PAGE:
Associated Topics || Dr. Math Home || Search Dr. Math

### Algebra Tiles and Negatives

```
Date: 11/05/2001 at 11:31:46
From: David Herman
Subject: Integers

How can we use a model (algebra tiles) to demonstrate that a negative
times a negative = a positive?  I tried to show repeated addition but
that doesn't work.

For example, -3(-5). How do you represent -3 sets of -5 at a 7th grade
level?
```

```
Date: 11/05/2001 at 12:38:30
From: Doctor Ian
Subject: Re: Integers

Hi David,

The truth is, models only go so far, and it's not clear that there is
a way to model the fact that -1 * -1 = +1 that doesn't create more
confusion than it clears up.

One thing you might try is modeling 'this times that' in the following
way:

When 'this' is positive, add copies.
When 'this' is negative, take away copies.

When 'that' is positive, use items.
When 'that' is negative, use holes.

So,

3 times 4:

2. Add copies           * * * *
* * * *
* * * *

-3 times 4:

2. Take away copies, leaving holes   o o o o
o o o o
o o o o

3 times -4:

2. Add copies            o o o o
o o o o
o o o o

-3 times -4

3. Take away holes... by adding copies!    * * * *
* * * *
* * * *

But even this isn't very satisfying, because it's not any easier to
think of removing holes by adding copies than it is to remember that
-1 * -1 = +1.  (You could use electrical charges as a model --
removing a negative charge has the same effect as adding a positive
one -- but many students find electricity even more confusing than
math.)

And even if it were satisfying, by trying to reduce this to something
that can be modeled with physical items, you would be missing the
chance to make a very important point about one of the ways in which
mathematics grows.

If we can agree that a negative number is just a positive number
multiplied by -1, then we can always write the product of two negative
numbers this way:

(-a)(-b) = (-1)(a)(-1)(b)

= (-1)(-1)ab

For example,

-2 * -3 = (-1)(2)(-1)(3)

= (-1)(-1)(2)(3)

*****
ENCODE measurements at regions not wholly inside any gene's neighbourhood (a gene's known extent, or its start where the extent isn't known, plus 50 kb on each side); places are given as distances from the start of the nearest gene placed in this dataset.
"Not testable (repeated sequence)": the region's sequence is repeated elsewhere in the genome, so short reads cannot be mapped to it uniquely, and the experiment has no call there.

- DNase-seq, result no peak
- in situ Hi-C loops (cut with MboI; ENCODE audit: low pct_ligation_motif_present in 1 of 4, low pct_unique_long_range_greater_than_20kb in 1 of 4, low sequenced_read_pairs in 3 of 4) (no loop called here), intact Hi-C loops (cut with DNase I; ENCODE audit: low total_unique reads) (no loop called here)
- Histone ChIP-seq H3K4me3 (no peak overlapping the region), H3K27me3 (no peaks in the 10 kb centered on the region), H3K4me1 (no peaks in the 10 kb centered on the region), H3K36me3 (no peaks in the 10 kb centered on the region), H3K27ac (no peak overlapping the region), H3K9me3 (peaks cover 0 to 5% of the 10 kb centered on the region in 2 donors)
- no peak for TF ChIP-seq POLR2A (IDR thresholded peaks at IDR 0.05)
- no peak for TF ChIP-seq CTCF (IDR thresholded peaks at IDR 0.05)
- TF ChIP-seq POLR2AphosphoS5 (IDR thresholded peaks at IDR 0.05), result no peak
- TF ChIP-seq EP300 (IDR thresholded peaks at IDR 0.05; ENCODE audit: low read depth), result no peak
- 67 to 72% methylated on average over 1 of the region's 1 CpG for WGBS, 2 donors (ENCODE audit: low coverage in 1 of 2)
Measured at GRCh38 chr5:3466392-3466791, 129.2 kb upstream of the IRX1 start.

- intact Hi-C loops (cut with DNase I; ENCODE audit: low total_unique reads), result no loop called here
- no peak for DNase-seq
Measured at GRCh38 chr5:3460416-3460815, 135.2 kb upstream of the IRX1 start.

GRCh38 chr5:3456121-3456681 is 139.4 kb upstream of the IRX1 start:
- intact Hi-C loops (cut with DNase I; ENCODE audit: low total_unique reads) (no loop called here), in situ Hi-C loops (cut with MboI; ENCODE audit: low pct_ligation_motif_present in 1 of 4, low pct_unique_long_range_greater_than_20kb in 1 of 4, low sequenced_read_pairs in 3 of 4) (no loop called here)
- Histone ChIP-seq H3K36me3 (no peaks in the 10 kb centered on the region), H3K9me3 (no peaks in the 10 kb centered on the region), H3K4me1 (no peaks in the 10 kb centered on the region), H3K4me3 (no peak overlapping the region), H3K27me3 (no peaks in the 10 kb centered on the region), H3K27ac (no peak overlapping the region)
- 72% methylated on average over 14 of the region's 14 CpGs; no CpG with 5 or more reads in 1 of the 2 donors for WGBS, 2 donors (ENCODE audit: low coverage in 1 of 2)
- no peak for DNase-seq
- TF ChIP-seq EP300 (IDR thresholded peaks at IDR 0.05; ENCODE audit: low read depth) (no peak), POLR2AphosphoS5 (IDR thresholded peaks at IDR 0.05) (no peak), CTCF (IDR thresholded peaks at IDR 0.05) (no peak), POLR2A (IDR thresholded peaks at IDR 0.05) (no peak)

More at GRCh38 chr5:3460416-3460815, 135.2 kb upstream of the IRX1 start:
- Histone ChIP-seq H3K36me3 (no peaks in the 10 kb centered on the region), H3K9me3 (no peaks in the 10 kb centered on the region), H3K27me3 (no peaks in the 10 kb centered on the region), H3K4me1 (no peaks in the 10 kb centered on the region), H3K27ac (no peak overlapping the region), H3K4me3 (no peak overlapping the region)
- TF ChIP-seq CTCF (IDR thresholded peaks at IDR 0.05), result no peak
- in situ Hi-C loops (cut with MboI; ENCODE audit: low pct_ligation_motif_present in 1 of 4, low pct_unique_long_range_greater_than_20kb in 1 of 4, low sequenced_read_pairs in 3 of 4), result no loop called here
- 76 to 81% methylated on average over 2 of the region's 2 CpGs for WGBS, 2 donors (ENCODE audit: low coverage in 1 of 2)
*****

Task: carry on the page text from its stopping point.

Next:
= (-1)(-1) * 6

So the real question is,

(-1)(-1) = ?

(-1)(-1) = +1

This convention has been adopted for the simple reason that any other
convention would cause something to break.

For example, if we adopted the convention that

(-1)(-1) = -1,

the distributive property of multiplication wouldn't work for negative
numbers:

(-1)(1 + -1) = (-1)(1) + (-1)(-1)

(-1)(0) = -1 + -1

0 = -2

As Sherlock Holmes observed, "When you have excluded the impossible,
whatever remains, however improbable, must be the truth."

Since everything except +1 can be excluded as impossible, it follows
that, however improbable it seems, (-1)(-1) = +1.

If that seems too abstract, try to think of it in terms of a murder
mystery. We've considered all the other possible suspects, and we know
that none of them could have committed the murder; and we have no
reason for believing that '1' didn't commit the murder; and _someone_
did it; so '1' must be guilty.

Also, if you just want to teach your students a good way to remember
that a negative times a negative must be positive, they can use this
trick:

-a(b + -b) = (-a)(b) + (-a)(-b)
\________/   \_____/   \______/
0         neg       must
be pos

For more on the topic, see the Dr. Math FAQ:

Negative x Negative = Positive
http://mathforum.org/dr.math/faq/faq.negxneg.html

more, or if you have any other questions.

- Doctor Ian, The Math Forum
http://mathforum.org/dr.math/
```

```
Date: 11/15/2001 at 11:53:09
From: David Herman
Subject: Re: Integers

Thank you for your response to my question i thought that I was going
to go insane.  I also thought that I was the only person having
problems explaining why a negative times a negative was a positive.
It helps me to rest a little easier knowing that there are a lot of
people that have wrestled with this question.
```
Associated Topics:
High School Negative Numbers
High School Number Theory
Middle School Negative Numbers

Search the Dr. Math Library:

 Find items containing (put spaces between keywords):   Click only once for faster results: [ Choose "whole words" when searching for a word like age.] all keywords, in any order at least one, that exact phrase parts of words whole words

Submit your own question to Dr. Math
Math Forum Home || Math Library || Quick Reference || Math Forum Search